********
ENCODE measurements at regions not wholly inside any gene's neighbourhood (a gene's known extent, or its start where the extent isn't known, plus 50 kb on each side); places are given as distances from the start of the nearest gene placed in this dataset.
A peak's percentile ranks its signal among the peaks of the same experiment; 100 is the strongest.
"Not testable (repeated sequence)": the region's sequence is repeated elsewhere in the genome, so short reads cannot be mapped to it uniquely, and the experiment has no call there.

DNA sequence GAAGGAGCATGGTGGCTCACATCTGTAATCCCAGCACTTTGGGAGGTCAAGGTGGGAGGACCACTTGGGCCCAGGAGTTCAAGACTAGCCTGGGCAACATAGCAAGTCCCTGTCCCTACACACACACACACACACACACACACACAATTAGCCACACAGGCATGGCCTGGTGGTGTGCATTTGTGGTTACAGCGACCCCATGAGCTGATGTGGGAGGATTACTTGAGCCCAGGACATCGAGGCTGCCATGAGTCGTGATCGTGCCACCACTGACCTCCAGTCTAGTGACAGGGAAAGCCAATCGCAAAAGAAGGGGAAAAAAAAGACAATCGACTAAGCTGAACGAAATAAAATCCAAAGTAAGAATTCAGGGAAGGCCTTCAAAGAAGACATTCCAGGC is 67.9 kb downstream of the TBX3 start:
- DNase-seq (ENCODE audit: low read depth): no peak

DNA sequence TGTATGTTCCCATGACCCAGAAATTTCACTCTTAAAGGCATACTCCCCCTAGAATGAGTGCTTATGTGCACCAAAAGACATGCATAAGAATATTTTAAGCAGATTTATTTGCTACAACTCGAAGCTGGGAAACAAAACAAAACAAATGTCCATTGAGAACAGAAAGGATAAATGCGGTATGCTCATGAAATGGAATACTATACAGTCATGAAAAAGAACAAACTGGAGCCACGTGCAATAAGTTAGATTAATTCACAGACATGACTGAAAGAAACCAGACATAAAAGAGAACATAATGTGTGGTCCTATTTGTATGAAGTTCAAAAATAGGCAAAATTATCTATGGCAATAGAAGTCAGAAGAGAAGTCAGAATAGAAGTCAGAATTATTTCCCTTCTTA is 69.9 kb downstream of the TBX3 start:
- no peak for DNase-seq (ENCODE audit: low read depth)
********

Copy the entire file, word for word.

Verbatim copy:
ENCODE measurements at regions not wholly inside any gene's neighbourhood (a gene's known extent, or its start where the extent isn't known, plus 50 kb on each side); places are given as distances from the start of the nearest gene placed in this dataset.
A peak's percentile ranks its signal among the peaks of the same experiment; 100 is the strongest.
"Not testable (repeated sequence)": the region's sequence is repeated elsewhere in the genome, so short reads cannot be mapped to it uniquely, and the experiment has no call there.

DNA sequence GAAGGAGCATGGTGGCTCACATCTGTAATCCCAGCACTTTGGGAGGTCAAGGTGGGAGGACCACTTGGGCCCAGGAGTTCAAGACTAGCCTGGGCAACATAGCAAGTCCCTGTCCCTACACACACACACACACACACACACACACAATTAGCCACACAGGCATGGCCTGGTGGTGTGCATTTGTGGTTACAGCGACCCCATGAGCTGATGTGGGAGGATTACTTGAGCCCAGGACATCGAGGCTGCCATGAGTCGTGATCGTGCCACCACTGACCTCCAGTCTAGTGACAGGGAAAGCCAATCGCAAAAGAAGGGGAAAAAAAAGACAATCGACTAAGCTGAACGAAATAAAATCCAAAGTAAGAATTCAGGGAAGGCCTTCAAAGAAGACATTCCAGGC is 67.9 kb downstream of the TBX3 start:
- DNase-seq (ENCODE audit: low read depth): no peak

DNA sequence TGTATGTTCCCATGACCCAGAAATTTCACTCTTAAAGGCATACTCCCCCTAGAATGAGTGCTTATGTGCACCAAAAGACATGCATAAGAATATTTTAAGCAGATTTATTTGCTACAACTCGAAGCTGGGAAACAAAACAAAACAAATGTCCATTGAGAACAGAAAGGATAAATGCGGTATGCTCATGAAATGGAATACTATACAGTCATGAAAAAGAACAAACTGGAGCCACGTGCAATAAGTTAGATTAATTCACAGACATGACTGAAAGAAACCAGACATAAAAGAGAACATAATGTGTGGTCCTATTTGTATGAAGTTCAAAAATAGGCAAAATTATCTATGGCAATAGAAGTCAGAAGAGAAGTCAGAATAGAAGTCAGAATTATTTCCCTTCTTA is 69.9 kb downstream of the TBX3 start:
- no peak for DNase-seq (ENCODE audit: low read depth)